FIG. 4 shows a trust management and admission control system 400 configured in accordance with a second embodiment of the present invention. The system 400 includes a trustor node 410, a trustee node 420 and a mutually trusted broker 430. The trustor node 410 may not be comfortable with having the trustee node 420 perform its evaluation on behalf of the trustor node 410. The broker 430 is a mutually trusted entity by the trustor node 410 and the trustee node 420. The trustee node 420 sends behavior metrics 440 to the broker 430 and the trustor node 410 sends an evaluation function 450 to the broker 430. The broker 430 then performs an evaluation of the security state of the trustee node 420 on behalf of the trustor node 410. After performing the evaluation, the broker 430 sends an evaluation result 460 to the trustee node 420 and the trustor node 410.
FIG. 5 shows a trust management and admission control system 500 configured in accordance with a third embodiment of the present invention. The system 500 includes a trustor node 510, a trustee node 520 and a federation of node behavior evaluators 530 including a plurality of brokers 532, 534. The trustee node 520 sends its behavior metrics 540 to a broker 534 that it trusts. The trustor node 510 sends an evaluation function 550 to a broker 532 that it trusts. The broker 534 may send the behavior metrics 540 to the broker 532 and the broker 532 may perform evaluation. Alternatively, the broker 532 may send the evaluation function 550 to the broker 534 and the broker 534 may perform the evaluation. The evaluation result 560 is sent to the trustee node 520 and the trustor node 510 via the brokers 532 and 534. The broker 532 may protect the identity of the trustor node 510 from the broker 534, and the broker 534 may protect the identity of the trustee node 520 from the broker 532.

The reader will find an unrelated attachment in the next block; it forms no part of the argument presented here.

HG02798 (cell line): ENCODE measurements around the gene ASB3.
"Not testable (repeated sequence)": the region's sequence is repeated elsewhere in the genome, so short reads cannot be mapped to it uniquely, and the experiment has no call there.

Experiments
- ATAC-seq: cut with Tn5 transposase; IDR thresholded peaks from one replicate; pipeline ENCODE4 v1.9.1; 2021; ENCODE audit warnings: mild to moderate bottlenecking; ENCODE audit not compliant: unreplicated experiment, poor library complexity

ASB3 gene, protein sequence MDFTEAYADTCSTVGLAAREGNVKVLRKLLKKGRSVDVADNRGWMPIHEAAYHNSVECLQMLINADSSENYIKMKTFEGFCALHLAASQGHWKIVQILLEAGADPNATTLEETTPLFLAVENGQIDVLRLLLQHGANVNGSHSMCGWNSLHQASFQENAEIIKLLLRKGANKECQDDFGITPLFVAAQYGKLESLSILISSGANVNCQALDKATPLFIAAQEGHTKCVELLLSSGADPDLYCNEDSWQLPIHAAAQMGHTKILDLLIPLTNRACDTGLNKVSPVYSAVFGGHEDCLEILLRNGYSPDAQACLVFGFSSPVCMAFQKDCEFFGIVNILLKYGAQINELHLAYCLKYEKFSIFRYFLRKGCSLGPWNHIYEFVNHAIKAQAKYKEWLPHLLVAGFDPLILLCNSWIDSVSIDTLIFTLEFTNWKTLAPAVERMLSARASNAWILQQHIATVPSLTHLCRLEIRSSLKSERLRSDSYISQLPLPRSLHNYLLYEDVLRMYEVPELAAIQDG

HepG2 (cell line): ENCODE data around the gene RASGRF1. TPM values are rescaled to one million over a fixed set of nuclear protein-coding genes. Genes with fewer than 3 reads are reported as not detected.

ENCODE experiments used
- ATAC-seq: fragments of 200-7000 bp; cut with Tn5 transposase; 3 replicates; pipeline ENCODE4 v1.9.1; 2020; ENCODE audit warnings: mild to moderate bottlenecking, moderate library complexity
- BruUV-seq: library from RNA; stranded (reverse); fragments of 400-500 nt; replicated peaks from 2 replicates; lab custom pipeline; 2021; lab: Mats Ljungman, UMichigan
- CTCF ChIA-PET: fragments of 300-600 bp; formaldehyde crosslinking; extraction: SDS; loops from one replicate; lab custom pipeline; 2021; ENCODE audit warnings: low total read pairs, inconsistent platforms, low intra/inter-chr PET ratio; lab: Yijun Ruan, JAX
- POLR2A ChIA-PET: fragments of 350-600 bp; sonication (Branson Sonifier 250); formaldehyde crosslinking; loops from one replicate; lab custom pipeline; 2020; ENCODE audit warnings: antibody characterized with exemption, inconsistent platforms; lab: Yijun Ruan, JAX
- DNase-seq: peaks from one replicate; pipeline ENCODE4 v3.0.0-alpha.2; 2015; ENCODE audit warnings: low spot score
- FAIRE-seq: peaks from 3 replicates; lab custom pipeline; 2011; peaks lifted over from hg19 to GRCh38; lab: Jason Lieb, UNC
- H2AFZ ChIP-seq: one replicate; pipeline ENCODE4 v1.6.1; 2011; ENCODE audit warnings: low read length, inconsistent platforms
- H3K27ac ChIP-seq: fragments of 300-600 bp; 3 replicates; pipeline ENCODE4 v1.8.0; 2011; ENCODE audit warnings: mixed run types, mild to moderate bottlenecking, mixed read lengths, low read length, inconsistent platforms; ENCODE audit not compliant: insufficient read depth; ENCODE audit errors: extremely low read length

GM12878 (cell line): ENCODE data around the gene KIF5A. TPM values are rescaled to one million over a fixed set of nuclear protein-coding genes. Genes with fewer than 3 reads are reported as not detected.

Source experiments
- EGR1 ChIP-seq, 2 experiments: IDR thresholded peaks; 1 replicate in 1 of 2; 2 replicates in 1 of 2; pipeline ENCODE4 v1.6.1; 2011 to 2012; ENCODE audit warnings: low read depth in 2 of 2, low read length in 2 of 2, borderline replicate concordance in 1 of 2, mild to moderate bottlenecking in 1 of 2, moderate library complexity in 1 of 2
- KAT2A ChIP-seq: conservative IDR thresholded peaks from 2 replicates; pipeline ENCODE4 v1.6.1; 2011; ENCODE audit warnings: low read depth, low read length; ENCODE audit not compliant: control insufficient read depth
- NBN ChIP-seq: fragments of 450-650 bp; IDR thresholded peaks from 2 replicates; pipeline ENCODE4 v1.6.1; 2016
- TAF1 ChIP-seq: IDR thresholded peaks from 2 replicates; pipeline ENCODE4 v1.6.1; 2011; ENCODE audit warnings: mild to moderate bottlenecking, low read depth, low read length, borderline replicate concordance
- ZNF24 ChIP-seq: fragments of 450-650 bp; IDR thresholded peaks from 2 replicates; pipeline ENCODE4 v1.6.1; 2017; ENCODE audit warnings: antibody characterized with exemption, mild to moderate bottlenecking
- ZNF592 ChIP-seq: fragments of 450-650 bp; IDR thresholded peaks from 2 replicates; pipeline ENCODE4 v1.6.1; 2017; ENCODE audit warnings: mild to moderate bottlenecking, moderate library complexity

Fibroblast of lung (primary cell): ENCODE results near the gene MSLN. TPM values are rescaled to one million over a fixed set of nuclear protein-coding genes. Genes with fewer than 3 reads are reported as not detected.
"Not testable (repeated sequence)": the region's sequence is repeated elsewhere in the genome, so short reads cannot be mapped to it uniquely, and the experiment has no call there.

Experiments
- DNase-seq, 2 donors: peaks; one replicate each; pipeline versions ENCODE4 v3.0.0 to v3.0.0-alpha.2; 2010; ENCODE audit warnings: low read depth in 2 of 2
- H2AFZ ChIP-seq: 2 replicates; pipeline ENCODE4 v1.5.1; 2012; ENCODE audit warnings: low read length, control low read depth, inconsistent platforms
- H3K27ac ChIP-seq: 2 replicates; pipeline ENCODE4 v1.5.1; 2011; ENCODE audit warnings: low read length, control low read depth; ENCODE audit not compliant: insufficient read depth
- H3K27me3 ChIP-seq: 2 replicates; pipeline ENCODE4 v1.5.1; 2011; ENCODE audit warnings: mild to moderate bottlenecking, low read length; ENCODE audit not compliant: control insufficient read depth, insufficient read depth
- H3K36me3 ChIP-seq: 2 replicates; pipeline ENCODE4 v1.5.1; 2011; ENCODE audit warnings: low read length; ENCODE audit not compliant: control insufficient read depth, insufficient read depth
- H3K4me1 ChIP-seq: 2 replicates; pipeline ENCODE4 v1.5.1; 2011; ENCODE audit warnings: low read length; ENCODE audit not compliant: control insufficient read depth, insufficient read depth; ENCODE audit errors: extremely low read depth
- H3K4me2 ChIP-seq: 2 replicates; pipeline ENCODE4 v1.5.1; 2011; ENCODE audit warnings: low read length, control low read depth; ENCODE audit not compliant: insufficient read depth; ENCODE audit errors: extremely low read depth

FIG. 6 shows decentralized accumulation of behavior metrics in accordance with a fourth embodiment of the present invention. A network 600 includes a plurality of nodes 602-608. The behavior metrics may be sent on the downstream flow of communications. The nodes 602 and 604 send their behavior metrics 610 and 612 to the node 606. The node 606 sends its behavior metrics 614 to the node 608. As the behavior metrics 610-614 flow downstream, each receiving node 606 and 608 generates its own behavior metrics and accumulates it with behavior metrics received from an upstream node. These behavior metrics are used for evaluation of the security status of a trustee node as a point of interface for a trustor node to the entire upstream network. For example, the node 608 may evaluate the behavior metrics 614 received from the node 606 to determine the security status of the upstream network.
Considering the current inexpensive massive portable storage capacity, the behavior metrics may be accumulated for an indefinite period of time. However, as behavior metrics are of greater distance, (i.e., from further up the stream), and of greater age, their influence on a node's security diminishes because with greater distance and age, the greater the opportunity to detect any virus a node may be spreading. Therefore, a greater weight may be given to newer behavior metrics from closer nodes. For assigning a weight, each set of behavior metrics is given a timestamp by the node that generated the behavior metrics and as the behavior metrics travel from one node to another, a hop count for each behavior metrics is incremented. As the weight of a behavior metric falls below a predetermined threshold, the behavior metric may be discarded.